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Regulating Replication

DNA replication must be tightly coordinated with cell division, so that extra copies of chromosomes are not created and each daughter cell receives exactly the right number of each chromosome. DNA replication is regulated by DNA replication proteins.

Function(s) Bacteria Eukaryotes
single-stranded DNA binding, SSB (one subunit) RPA (three subunits)
stimulates DNA polymerase, promotes origin unwinding
clamp loader γδ/δ′τ (5 subunits) RFC (five subunits)
sliding clamp, holds DNA β (two identical subunits) PCNA (three identical subunits)
polymerase on DNA
replicative DNA polymerase, DNA polymerase III DNA polymerase δ (two subunits)
proofreading exonuclease DNA polymerase ε (four subunits)
DNA primase DnaG DNA polymerase α (four subunits)
Okazaki fragment processing DNA polymerase I Dna2
RNase FEN1
DNA ligase H RNase H
DNA ligase I
DNA helicase DnaB ?
Swivel ahead of ω Topoisomerase I
replication fork DNA gyrase Topoisomerase II
Initiator protein DnaA Origin Recognition Complex (six subunits)

controlling the assembly of complexes at replication origins. In bacteria, the accumulation of the initiator protein, dnaA, seems to be an important factor in determining when replication begins.

In eukaryotes, DNA replication and cell division are separated by two "gap" cell cycle phases (G1 and G2), during which neither DNA replication nor nuclear division occurs. DNA replication occurs during the S (or synthesis) phase, but ORC is thought to bind replication origins throughout the cell cycle. During the G1 phase of the cell cycle, ORC helps to assemble other replication initiation factors at replication origins to make so-called pre-replicative-complexes (pre-RCs) that are competent to initiate replication during S phase. These other initiation factors include a protein called Cdc6 and a family of six related MCM ("mini-chromosome maintenance") proteins. The functions of these proteins are not yet known; however, the MCM proteins are currently the best candidate for the eukaryotic replicative helicase, and Cdc6 is necessary for MCM proteins to bind DNA. DNA polymerase also assembles on origins during this time.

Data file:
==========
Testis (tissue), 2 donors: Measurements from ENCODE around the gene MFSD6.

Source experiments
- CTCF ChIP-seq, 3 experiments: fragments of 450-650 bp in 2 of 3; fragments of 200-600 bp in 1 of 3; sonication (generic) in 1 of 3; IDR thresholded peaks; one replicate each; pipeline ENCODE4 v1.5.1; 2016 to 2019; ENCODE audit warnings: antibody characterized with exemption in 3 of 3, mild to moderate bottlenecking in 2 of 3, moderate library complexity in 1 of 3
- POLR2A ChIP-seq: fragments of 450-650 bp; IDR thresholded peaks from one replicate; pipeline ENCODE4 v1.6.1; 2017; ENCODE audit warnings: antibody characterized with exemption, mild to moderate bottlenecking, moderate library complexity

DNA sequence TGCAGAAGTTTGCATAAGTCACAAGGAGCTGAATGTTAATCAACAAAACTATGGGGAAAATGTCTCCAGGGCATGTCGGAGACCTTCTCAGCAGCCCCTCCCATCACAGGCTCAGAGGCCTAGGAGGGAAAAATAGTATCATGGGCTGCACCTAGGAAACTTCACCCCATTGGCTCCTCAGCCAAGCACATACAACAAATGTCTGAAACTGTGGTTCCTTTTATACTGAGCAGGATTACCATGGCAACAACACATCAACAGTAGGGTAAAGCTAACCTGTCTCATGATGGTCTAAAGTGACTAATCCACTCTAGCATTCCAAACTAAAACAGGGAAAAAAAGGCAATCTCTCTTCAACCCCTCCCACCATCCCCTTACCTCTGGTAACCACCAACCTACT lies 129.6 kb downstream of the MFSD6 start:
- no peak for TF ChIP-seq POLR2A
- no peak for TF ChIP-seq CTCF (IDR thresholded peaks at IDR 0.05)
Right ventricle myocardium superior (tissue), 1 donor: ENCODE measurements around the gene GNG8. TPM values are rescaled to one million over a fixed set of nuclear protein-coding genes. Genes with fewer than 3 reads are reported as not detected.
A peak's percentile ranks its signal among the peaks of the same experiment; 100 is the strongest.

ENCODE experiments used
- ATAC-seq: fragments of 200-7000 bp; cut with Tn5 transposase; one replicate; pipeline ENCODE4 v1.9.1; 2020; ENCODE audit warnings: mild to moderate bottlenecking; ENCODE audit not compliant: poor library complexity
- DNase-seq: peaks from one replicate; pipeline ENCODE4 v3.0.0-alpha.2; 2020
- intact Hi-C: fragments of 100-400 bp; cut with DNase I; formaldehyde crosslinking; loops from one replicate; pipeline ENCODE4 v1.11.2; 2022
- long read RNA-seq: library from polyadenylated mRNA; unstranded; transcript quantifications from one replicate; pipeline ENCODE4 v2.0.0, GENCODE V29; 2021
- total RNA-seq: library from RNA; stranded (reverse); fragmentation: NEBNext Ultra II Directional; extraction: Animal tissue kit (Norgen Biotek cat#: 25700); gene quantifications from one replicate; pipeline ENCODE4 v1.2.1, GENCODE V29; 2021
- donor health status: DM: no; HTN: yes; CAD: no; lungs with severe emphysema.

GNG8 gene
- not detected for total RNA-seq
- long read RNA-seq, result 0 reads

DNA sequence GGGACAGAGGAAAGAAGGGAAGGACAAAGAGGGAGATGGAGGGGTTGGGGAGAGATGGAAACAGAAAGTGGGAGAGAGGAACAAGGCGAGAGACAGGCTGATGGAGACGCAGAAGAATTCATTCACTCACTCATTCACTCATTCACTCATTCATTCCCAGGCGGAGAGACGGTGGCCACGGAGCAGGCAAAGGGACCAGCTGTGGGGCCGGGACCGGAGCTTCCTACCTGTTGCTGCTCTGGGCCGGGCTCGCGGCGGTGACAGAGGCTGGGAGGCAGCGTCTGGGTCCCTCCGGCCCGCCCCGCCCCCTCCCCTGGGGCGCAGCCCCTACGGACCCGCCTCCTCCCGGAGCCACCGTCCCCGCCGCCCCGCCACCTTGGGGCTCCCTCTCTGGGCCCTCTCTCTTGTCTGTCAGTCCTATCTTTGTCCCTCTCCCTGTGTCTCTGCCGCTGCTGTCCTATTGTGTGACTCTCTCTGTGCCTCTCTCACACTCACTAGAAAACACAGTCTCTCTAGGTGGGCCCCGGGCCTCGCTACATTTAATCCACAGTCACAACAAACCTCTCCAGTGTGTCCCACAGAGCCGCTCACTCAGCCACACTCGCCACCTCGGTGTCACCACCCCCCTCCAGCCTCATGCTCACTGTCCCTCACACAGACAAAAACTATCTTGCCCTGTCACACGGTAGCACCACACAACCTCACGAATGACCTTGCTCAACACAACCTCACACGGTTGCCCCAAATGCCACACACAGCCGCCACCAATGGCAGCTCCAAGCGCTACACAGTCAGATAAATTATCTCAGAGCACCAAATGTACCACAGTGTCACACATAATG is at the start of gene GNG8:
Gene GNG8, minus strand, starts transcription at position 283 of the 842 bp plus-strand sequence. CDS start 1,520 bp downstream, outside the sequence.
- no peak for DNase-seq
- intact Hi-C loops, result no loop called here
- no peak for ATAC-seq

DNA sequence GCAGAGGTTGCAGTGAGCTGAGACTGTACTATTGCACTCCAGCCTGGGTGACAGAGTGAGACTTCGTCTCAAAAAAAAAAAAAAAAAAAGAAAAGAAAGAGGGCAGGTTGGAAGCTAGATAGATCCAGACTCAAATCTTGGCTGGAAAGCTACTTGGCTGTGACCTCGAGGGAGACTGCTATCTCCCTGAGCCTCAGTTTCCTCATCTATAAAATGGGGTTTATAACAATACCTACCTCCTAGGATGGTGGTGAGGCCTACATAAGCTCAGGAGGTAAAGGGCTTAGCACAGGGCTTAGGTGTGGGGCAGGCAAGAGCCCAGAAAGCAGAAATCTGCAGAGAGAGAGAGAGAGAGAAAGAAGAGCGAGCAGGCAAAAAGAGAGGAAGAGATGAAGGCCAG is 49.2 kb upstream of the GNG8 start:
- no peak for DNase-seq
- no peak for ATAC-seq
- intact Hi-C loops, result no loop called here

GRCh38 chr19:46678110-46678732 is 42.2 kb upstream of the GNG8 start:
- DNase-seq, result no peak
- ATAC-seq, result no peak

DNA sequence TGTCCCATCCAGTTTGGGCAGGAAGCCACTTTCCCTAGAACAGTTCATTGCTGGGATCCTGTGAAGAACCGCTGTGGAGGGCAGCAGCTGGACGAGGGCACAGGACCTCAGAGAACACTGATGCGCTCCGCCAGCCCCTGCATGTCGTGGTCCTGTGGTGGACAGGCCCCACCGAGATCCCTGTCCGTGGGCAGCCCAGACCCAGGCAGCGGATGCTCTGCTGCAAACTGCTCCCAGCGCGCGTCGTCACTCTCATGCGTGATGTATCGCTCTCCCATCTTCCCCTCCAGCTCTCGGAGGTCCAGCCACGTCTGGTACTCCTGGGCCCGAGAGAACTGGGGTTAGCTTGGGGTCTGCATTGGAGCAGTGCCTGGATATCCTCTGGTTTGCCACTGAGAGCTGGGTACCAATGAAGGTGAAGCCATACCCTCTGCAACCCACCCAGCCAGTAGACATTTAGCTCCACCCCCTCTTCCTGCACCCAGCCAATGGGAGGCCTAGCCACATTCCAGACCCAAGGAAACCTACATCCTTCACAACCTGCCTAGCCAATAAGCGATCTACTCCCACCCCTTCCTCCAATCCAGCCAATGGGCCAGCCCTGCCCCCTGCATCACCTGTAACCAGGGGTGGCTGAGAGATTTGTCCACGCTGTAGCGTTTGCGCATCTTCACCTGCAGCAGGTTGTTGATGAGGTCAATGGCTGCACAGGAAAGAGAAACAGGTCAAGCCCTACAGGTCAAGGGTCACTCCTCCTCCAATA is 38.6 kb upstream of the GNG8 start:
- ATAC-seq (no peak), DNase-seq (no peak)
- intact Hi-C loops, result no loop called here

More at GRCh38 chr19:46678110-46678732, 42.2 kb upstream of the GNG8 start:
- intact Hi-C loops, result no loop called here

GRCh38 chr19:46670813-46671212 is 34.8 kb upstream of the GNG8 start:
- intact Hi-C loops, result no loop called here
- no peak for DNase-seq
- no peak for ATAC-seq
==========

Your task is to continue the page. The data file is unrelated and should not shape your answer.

Replication initiation is actually triggered at the beginning of S phase by the phosphorylation (addition of a phosphate group to) of one or more proteins in the pre-RC. The enzymes that phosphorylate proteins in the pre-RC are called protein kinases. Once they become active, they not only trigger replication initiation, but they also prevent the assembly of new pre-RCs. Therefore, replication cannot begin again until cells have completed cell division and entered G1 phase again.

Carol S. Newlon


Baker, T. A., and S. P. Bell. "Polymerases and the Replisome: Machines within Machines." Cell 92 (1998): 295-305.

Cooper, Geoffrey M. The Cell: A Molecular Approach. Washington, DC: ASM Press, 1997.

Herendeen, D. R., and T. J. Kelly. "DNA Polymerase III: Running Rings Around the Fork." Cell 84 (1996): 5-8.

Lodish, Harvey, et al. Molecular Cell Biology, 4th ed. New York: W. H. Freeman, 2000.

Stillman, B. "Cell Cycle Control of DNA Replication." Science 274 (1996): 1659-1664.

Internet Resource

Davey, M., and M. O'Donnell. "DNA Replication." Genome Knowledge Base Website. <http://gkb.cshl.org/db/index>.

Inhibitors of viral helicaseprimase enzymes are being tested as a new treatment for herpes virus infection.

Additional topics

Medicine EncyclopediaGenetics in Medicine - Part 4Replication - Overview, Initiation Of Dna Replication, The Replication Fork, Leading Strands And Lagging Strands, The Need For Primers